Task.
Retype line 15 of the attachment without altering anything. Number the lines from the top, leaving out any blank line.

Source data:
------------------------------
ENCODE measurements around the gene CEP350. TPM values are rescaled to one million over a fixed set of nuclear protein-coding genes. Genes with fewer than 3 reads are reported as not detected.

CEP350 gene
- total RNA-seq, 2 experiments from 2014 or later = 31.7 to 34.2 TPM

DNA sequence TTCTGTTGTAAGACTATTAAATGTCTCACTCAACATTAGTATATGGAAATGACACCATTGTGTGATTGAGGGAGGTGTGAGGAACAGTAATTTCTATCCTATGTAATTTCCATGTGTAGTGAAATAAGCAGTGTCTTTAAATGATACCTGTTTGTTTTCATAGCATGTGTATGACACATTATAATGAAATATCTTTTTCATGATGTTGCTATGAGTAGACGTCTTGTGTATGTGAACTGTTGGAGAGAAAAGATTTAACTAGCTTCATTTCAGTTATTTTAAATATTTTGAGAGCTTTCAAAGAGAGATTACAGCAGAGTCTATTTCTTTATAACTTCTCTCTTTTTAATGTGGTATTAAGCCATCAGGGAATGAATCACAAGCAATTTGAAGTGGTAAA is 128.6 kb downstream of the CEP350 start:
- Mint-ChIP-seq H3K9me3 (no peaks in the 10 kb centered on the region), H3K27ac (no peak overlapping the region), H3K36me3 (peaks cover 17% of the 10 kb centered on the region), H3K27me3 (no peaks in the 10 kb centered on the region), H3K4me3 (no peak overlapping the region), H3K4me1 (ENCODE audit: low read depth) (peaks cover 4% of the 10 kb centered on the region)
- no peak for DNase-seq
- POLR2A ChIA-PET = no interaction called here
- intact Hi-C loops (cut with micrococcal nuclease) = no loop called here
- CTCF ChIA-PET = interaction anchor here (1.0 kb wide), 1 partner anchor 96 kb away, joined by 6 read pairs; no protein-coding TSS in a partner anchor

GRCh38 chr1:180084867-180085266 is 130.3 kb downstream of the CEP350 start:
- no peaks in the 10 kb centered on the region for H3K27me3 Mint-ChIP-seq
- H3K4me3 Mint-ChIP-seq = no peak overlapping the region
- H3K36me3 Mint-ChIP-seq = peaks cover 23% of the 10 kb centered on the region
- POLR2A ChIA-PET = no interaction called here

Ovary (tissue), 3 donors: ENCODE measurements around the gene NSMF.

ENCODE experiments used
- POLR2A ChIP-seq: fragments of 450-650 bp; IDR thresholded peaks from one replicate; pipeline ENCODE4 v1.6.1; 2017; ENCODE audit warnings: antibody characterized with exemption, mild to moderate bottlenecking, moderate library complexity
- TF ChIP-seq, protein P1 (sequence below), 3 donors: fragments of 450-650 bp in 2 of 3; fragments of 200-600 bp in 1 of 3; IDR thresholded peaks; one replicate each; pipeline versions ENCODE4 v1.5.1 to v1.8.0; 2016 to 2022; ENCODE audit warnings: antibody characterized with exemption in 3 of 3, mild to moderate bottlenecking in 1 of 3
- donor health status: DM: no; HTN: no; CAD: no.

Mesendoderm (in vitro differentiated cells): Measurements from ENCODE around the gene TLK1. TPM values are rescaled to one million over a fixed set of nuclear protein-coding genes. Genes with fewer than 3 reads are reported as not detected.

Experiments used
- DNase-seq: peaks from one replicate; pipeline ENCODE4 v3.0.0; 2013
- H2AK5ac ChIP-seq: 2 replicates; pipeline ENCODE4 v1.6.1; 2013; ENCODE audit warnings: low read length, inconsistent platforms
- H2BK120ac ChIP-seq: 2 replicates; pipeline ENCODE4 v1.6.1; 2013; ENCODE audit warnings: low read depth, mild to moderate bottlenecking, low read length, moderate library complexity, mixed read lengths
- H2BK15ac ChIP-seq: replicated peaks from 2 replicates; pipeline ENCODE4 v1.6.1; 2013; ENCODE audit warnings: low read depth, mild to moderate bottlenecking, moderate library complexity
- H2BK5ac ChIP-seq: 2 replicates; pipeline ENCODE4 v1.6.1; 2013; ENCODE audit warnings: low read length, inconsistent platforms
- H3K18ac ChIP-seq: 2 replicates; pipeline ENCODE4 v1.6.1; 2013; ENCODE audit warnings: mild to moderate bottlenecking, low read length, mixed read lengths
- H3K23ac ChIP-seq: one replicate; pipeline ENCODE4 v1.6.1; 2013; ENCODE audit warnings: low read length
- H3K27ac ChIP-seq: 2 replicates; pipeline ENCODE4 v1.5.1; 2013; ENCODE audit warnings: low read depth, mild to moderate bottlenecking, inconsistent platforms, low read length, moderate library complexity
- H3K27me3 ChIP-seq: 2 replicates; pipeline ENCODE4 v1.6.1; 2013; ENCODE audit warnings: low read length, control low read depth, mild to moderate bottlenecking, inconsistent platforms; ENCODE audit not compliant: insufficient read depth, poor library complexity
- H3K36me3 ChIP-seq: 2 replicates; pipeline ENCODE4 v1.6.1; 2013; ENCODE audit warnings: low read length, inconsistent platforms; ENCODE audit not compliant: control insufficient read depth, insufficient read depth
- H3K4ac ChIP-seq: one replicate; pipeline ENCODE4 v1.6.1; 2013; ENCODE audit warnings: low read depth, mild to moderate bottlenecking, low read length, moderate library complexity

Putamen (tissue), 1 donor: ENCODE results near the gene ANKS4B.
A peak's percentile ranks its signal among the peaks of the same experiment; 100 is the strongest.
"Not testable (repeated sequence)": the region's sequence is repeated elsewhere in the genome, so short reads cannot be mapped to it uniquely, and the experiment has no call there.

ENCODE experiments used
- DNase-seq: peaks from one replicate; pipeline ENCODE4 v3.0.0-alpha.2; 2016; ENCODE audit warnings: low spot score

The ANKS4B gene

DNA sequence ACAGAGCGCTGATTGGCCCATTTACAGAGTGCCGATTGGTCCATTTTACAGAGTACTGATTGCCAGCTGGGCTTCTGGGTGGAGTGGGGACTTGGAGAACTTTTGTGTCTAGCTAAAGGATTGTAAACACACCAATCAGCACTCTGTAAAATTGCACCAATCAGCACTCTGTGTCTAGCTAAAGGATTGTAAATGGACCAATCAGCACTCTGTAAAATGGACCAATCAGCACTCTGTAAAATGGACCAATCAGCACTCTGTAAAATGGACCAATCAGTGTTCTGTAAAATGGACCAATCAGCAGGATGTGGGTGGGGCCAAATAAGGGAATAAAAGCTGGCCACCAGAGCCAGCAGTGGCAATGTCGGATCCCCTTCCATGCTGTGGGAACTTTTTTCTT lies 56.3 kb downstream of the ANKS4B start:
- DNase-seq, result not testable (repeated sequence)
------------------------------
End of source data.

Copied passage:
Ovary (tissue), 3 donors: ENCODE measurements around the gene NSMF.